When child-actress Countess Vaughn shared her hair woes on a recent episode of “The Doctors”, many viewers reacted with disgust and pity. Vaughn described the hair loss, skin infections, “oozing”, and “pus” that resulted from an infected hairline due to repeated use of glue to attach her lacefront wigs. Countess also admitted that she allowed her infected hairline to go untreated for six months before seeing a dermatologist. The 35-year old actress was in tears at the end of the segment; she vowed to teach her young daughter self-love. Naturally, news of this incident spread like wildfire leading to many proclaiming that “going natural” was the ultimate solution for Countess Vaughn’s woes as well as the hair mishaps of most black women.
The problem, in this instance, however was not Countess’ desire for long, straight, silky hair, it was the lack of attention paid to her health and the lack of knowledge of health risks associated with certain beauty processes. Infections spread and can lead to a long list of long term health issues. While African-Americans spend a reported 507 billion dollars on hair care and personal care products and services, we still overpay on services and are often being sold unsafe or unregulated products. Most hair products are not FDA approved, many of us still get a “hook-up”, play “kitchen beautician” with the help of friends and family, or we are often overcharged for products and services based on trend. I’m not seeing how going natural will solve this issue, for example, many basic products for natural haircare can cost upwards of $60 for a container of moisturizer or $25 a bottle for conditioner. Also, a hair hierarchy persists in the natural hair movement, many women are purchasing such overpriced products in hopes of turning their 4b into a 3b. And we all have natural-hair war stories, I know I do, complete with missteps which led damage, breakage or even hair loss. Despite black women being a massive market for haircare products, the science of black hair remains a mystery, with facts only being uncovered slowly.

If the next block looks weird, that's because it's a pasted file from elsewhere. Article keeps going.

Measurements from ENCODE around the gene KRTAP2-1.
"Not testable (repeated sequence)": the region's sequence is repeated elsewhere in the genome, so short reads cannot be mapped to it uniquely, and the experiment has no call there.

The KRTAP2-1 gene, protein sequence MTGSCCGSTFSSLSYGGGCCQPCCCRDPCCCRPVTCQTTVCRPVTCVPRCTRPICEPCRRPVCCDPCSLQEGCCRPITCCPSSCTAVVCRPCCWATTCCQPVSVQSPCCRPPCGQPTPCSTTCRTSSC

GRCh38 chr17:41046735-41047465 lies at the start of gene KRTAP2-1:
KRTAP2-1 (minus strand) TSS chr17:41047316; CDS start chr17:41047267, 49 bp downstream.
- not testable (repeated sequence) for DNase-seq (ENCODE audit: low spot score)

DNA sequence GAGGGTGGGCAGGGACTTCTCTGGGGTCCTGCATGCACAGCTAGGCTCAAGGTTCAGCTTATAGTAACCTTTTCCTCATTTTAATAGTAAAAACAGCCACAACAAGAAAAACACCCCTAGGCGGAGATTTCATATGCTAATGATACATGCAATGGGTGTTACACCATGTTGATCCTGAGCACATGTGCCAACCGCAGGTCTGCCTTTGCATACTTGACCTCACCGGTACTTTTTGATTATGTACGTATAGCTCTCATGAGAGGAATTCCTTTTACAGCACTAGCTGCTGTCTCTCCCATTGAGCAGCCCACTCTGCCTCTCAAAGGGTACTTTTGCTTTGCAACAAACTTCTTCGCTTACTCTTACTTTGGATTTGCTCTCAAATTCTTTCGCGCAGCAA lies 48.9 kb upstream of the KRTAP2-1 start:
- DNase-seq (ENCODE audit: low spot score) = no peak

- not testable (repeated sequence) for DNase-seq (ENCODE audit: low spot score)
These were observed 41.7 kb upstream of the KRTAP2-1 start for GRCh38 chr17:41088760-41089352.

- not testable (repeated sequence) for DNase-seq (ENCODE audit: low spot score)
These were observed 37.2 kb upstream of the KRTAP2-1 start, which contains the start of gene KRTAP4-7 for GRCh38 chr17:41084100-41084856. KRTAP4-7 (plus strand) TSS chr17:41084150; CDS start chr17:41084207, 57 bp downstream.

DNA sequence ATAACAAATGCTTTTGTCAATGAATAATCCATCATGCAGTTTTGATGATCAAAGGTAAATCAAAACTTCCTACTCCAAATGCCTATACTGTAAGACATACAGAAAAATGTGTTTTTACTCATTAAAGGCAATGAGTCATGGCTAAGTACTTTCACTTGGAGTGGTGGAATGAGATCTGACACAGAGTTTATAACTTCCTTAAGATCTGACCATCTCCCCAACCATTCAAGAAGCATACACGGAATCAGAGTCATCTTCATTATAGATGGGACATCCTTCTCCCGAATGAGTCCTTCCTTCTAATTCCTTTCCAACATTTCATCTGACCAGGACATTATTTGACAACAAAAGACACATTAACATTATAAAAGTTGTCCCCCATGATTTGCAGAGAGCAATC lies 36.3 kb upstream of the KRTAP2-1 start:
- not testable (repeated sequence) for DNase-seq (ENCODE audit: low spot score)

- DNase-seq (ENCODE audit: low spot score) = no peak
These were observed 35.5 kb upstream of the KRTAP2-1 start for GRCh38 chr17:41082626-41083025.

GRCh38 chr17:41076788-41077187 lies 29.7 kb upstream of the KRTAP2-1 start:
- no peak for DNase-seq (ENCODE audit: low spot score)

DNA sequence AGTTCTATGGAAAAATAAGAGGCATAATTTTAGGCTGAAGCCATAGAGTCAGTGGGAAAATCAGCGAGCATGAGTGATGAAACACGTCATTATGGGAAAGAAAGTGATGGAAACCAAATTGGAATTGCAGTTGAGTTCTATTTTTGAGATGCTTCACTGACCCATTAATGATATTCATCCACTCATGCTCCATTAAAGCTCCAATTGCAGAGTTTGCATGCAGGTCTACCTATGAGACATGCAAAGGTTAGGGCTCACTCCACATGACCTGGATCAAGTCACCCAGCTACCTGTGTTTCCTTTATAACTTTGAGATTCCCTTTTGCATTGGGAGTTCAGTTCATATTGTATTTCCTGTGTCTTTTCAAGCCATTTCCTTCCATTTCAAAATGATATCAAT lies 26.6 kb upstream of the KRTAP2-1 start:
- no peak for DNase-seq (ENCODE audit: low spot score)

In this conversation about Countess Vaughn’s hairline, I’m seeing a lot of “vanity-shaming”, as in “that’s what you get for trying to be something that you’re not”. This sort of shaming coupled with fear of embarrassment is probably what delayed Vaughn from seeking help in the first place.
It’s important to remember that any haircare process could lead to complications. Repeated use of too-tight protective styles and natural hair products laden with mineral oils and alcohols could very well give a naturalista a hairline that rivals Countess’ and Naomi’s. Women are always going to want ease and versatility in their hair-styling choices. The lesson in all of this is to seek out a hair professional who is well-versed in actual haircare, to do your research, and to follow your gut at the first sign of trouble, if you are uncomfortable speak up or seek out another beautician. Your money is part of a 507 billion dollar pot and the customer is always right. If a woman desires straight hair, she should be able to have that option in a safe, healthy manner. I hope that eventually we come to a place where straight hair, dying and other processes don’t mean compromising your hair or your health. Issues like Vaughn’s are due to a lack of knowledge about actual hair care, a lack of information available to black women about their hair, and straight up embarrassment. Vanity is not the problem. Haircare might be always be inconvenient and time consuming, but it shouldn’t lead to pain, trauma, or health complications.
Recommended Reading: “The Science of Black Hair: A Comprehensive Guide to Textured Hair Care” by Audrey Davis-Sivasothy and “If You Love It, It Will Grow: A Guide To Healthy, Beautiful Natural Hair” by Phoenyx Austin.